CAPTAIN PHILLIPS — NYFF 51
Paul Greengrass Weighs the Toll of Capitalist Survival
The grueling 2009 kidnapping suffered by U.S. cargo-ship captain Richard Phillips comes to tangible life in Paul Greengrass’s nonstop nail-biter. Nerves will be rattled. Regardless of the audience’s political opinions regarding the underlying justifications of the Somali pirates (fishermen who overtake ships carrying millions of dollars worth of goods after illicit dumping of toxic waste along the Somali coast by Western corporations destroyed the fishing industry), “Captain Phillips” provides a clear viewpoint on human despair and the outlandish lengths to which the U.S. military goes in order to rescue just one man.
Tom Hanks returns to form with a vengeance, after a string of less than impressive outings. “Larry Crowne” or “Cloud Atlas,” this is not. Hanks lets his highly-skilled character’s Boston accent lead him as captain Phillips, a family man living in Underhill, Vermont, who takes his job seriously — very seriously. A car-ride conversation with his wife (Catherine Keener) makes an impact. The subtle expository scene binds us to Hanks’s meticulous protagonist with an empathy born of familial dedication and humility. Every time Rich Phillips ships out, he and his wife know that he may not return. He takes nothing for granted.
Not one to waste a second of possible preparation time, Phillips calls for a lockdown drill when his ship, the Maersk Alabama, enters dangerous waters near the Horn of Africa. Coincidentally, his loyal crew’s attention to their protective measures comes just prior to two “skiffs” containing Somali pirates approaching the giant cargo-laden vessel. From the relative safety of the bridge, Phillips gives orders to speed the ship and make five-degree corrections. This is “real-life” — not a drill. Some ingenious walkie-talkie fakery helps lessen the encroaching danger. Despite their size, the shipload of unarmed crewmen remains shockingly vulnerable to a handful of crazed gunmen with dollar signs in their eyes.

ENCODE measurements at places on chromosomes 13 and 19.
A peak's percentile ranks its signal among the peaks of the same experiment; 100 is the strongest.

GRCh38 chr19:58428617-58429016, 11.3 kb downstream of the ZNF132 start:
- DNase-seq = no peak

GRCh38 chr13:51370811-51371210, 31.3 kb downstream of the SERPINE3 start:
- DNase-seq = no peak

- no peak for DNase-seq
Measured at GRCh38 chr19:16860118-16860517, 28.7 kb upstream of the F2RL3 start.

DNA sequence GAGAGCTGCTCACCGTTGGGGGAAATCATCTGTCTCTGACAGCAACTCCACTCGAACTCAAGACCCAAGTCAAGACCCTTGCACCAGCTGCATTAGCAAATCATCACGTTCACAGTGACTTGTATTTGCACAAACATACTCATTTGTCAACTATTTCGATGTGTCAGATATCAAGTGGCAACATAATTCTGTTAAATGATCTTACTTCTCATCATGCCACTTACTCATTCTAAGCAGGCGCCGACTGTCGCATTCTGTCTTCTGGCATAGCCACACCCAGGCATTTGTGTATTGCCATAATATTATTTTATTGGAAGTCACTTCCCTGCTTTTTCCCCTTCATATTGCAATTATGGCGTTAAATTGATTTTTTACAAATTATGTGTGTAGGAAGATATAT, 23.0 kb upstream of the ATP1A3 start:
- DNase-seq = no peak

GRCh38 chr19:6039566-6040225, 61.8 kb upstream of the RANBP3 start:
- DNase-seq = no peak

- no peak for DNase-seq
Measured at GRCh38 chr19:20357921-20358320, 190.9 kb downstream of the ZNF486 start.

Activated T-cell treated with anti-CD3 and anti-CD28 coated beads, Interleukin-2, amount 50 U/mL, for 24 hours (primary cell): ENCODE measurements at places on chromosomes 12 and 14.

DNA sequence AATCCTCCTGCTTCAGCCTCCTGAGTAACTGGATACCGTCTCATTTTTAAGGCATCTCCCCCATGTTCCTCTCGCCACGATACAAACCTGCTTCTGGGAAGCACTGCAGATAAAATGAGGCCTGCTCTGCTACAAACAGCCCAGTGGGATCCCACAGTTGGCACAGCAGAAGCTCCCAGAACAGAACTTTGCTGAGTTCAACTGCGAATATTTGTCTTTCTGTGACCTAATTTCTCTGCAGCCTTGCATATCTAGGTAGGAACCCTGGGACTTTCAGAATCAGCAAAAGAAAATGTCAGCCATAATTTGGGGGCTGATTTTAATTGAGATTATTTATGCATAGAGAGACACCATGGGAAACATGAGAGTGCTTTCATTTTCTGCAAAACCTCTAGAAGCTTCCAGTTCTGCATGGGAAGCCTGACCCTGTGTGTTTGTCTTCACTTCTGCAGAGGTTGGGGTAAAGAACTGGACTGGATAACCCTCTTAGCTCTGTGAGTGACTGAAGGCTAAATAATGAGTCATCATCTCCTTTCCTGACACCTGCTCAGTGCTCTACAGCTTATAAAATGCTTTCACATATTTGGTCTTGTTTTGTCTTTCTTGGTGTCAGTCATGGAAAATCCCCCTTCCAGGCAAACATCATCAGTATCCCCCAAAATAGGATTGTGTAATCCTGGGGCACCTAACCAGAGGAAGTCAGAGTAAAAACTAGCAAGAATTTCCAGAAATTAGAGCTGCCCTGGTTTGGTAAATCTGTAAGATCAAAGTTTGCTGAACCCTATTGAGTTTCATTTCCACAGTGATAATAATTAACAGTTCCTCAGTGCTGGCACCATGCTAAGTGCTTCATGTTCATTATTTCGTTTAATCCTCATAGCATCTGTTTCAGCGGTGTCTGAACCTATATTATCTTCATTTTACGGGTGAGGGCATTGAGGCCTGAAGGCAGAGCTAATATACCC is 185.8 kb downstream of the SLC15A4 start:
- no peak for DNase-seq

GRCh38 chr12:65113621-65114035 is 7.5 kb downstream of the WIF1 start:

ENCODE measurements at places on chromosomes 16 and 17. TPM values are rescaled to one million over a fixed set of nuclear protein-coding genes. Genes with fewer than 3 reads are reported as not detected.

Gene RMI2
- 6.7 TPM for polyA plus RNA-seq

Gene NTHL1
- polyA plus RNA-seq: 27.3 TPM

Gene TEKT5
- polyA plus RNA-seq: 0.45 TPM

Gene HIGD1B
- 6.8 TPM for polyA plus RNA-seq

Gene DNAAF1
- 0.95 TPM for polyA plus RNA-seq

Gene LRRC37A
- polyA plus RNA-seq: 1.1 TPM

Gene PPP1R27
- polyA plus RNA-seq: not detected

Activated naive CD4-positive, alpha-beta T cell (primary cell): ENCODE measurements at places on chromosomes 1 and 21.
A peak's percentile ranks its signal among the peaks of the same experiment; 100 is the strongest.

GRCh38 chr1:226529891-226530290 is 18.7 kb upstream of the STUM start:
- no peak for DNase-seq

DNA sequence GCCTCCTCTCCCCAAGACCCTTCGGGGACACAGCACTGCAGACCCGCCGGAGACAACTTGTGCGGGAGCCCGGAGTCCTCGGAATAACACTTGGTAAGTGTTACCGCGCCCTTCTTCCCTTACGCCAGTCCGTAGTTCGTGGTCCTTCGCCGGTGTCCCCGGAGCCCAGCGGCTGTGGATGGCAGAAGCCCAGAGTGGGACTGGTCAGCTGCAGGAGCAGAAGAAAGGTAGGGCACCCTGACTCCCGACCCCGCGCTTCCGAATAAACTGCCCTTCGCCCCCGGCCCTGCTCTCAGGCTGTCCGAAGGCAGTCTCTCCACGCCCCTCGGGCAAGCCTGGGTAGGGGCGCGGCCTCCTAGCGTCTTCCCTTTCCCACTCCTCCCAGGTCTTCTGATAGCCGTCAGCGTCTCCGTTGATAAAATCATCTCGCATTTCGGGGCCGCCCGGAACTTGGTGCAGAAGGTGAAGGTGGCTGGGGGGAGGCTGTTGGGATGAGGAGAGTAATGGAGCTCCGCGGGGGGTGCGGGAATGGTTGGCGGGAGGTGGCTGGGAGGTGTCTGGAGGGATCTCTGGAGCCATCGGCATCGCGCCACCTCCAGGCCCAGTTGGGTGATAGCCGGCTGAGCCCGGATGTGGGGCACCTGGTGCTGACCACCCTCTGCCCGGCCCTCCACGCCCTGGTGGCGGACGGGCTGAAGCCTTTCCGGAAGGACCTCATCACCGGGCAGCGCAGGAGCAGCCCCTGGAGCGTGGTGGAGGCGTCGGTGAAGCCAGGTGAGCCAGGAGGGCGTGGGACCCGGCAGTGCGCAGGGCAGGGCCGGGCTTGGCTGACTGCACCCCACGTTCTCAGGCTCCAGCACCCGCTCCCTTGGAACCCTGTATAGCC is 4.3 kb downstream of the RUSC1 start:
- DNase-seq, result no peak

We get a procedural crash-course in defensive nautical maneuvers as the Alabama crew turns on hoses aimed downward off the sides of the ship. The hoses’ spewing water promises to sink a skiff as it gets near enough to the side for the pirates to extend a ladder they’ve brought to board the vessel. As fate has it, one of the hoses points upward, providing a chink in the Alabama’s ambiguous armor. Within minutes, the armed pirates infiltrate. Many shots are fired. The Alabama’s unarmed crew of roughly 24 men hide, huddled together in the ship’s boiling hot engine room. Captain Phillips and his fellow commanders stay on the exposed bridge.
With the outstanding assistance of cinematographer Barry Ackroyd (“The Wind that Shakes the Barley”), Paul Greengrass provides a micro/macro visual context for everything. Complex aerial shots give a sense of the impracticality of the pirates’ mission. Here is a David and Goliath struggle that soon puts David — as represented by Somali pirate Muse (well played by Barkhad Abdi) face-to-face with a man he perceives as a living embodiment of the Western avarice that has ruined his community’s livelihood. Muse is more than ready to match wits with his perceived enemy regardless of the outcome. The ever-tightening connection between the usurping captain Muse and the more intellectually equipped Captain Phillips becomes a primary narrative focus — even more so than the obvious rescue story at hand.
The film’s weakest link lies in composer Henry Jackman’s over-stated musical accompaniment. Pulsing radar beeps and low rumbling heart-beat-timed bass tones push the film’s score into a cartoonish soundscape. For such an inherently suspenseful atmosphere as a hijacked giant ship on the high seas, Jackman’s music slathers on sound where natural source-sounds would have been far more suggestive. Nonetheless, “Captain Phillips” is a gut-wrenching tale of real-life survival that will leave you wiped out.
Rated PG-13. 134 mins. (A-) (Four Stars - out of five/no halves)